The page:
DOUBLE INDEMNITY holds a special resonance for me; it is the very first movie my father took me to at the drive-in theater.

In 1940s and ’50s America, gender roles were firmly defined and divided; in families, girls kept company with their mothers, learning how to cook, to sew, to dress up pretty; boys stayed mostly with their fathers learning how to spackle a window, swagger, ice fish and spit. So it was that Friday nights in the summer, I found myself in our overlarge, green Plymouth, next to my handsome dad — a big, brown paper bag between us, peckered all over with buttery grease stains, filled to the very top with homemade popcorn. This is where I learned to love the movies.

Happy as I was to be with my father, I wanted more to be with my mother; she I could relate to better, and as I grew, and realized I had little or no desire to swagger (and couldn’t if I tried!), I longed to be near her, or to BE her; she was sweet, wore clothes that made a swishing sound around her, and high heels that clicked on the pavement in the most delightful way.  Yet — one thing bothered me; she was totally submissive to my father’s wishes and this, I did not like or understand. Even at the age of 5, I knew instinctively that no woman should ever bow to a man, and that in my fantasy mind, you could put me in a dress, put make-up on my face and slip those clicky high heels on me but no way were you going to make me cower to someone because he had a penis and a deeper voice. Something seemed so off about that.

When Barbara Stanwyck came on the screen, I had an epiphany (can five year olds have epiphanies?!!) Here was a woman serving up sexual confusion and comfort, not only to Fred MacMurray but also to me. Brassy and brash-talking, glamour-puss Stanwyck wasn’t afraid to talk back to a man. She would lower her voice to decibels deeper than his, order him around, and slap him across the face if she wanted to. And she was secure enough in her own persona to take a slap or two if she felt SHE deserved it. She seemed neither man nor woman, or seemed to be both. In her movies, she could mount a horse, wield a whip, and throw a punch better than any guy. Talk about swagger!  And yet, side-by-side with these masculine traits was a palpable female seductiveness. She knew how to doll up: the face Valentine-pretty, the voluptuous body almost always bound up in too-tight wardrobes, the basso voice that could turn into a purr if she needed to seduce her prey. It was learned in later years that Stanwyck lived an unashamedly bisexual life; a fact Hollywood studio heads kept from audiences they thought might run away from such “depravity”.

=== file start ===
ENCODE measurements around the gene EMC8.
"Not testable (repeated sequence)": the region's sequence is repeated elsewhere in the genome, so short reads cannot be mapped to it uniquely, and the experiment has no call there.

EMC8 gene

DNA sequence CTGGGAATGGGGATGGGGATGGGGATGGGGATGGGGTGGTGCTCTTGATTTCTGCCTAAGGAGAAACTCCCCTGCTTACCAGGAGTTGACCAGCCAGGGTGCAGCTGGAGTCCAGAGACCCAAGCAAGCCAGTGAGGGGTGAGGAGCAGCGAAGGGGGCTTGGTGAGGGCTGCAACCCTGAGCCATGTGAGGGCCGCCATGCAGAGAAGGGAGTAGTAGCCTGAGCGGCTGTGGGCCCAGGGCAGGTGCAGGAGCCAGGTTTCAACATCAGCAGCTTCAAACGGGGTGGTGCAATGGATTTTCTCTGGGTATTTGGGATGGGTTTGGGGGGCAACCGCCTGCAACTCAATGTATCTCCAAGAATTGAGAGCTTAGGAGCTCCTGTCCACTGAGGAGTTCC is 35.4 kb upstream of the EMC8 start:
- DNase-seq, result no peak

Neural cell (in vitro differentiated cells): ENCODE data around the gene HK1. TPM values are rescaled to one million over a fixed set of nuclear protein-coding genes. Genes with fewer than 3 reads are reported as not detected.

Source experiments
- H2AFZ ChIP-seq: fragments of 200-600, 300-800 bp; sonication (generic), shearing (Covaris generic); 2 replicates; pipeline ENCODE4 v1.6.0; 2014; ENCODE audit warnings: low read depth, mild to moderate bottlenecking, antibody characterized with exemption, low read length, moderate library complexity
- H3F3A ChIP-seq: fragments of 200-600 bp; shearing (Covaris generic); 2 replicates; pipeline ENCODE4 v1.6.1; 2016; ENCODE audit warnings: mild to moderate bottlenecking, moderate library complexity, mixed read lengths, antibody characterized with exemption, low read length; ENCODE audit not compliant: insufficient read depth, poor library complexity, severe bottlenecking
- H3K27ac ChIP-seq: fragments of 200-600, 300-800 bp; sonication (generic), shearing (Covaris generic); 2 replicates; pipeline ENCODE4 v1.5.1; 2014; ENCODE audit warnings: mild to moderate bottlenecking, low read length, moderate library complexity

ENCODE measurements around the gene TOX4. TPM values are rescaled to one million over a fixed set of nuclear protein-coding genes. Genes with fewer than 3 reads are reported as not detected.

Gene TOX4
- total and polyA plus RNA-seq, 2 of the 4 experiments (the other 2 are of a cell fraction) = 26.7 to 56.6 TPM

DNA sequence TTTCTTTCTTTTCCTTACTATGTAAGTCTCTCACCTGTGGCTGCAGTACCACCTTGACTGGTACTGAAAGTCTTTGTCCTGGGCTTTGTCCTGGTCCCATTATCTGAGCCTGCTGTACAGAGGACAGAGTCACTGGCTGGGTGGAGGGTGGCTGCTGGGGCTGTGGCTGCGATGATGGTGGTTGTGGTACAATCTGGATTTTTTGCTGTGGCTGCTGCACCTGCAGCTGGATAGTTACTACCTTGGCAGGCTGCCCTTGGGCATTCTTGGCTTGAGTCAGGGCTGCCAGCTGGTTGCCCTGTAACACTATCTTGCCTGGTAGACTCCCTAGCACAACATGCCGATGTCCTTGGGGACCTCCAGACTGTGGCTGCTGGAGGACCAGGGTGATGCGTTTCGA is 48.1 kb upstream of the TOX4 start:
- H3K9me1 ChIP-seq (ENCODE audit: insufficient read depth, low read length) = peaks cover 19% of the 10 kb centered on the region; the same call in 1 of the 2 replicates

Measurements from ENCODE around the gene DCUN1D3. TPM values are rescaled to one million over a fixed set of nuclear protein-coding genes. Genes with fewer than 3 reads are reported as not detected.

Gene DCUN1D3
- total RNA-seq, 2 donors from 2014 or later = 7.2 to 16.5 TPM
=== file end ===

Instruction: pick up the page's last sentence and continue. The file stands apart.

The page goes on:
Barbara Stanwyck helped re-define ideas about gender and the role of women in society, not only in movies but more importantly, in American culture as well. In “Double Indemnity”, SHE is the man, or she adopts the male stereotype of “I’m really the one in charge here”.

The always likable Fred MacMurray wasn’t a powder puff by any means but he had a soft side to him, a gullibility, especially in his voice, and the way he had of arching his eyebrows, looking, to be honest, fairly dopey (skills that served him well in later vehicles such as Disney’s “Absent-Minded Professor” series and T.V.’s “My Three Sons”). And so, in him, we are given the perfect rube for Stanwyck’s devious machinations, and thus, DOUBLE INDEMNITY is born.

The film is on fire from the moment it starts; Miklos Roczsa’s music is aflame, too, grabbing us by the throat, with no mercy, and dragging us down, down, for this is truly Hell. We, along with the characters in DOUBLE INDEMNITY, are headed for the exit lest the smoke of sexuality and deception suffocate us—only there is no exit, just the awful crawling toward an escape we only THINK is there.

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Based on the hit potboiler of the same name by super crime novelist, James M. Cain, the movie boasted 7 Academy Award nominations including Best Picture of 1944. The great Billy Wilder directs and also co-wrote the screenplay with the equally legendary Raymond Chandler. The movie almost didn’t get made; the Hollywood Code Office took eight, long years to relent to letting its lurid story be filmed. Alan Ladd and George Raft both turned down the role MacMurray eventually won. Known prior to DOUBLE INDEMNITY for comedy roles, he, too, was reluctant to sign on to play such a dastardly fool but Wilder finally talked him into shaking up his image.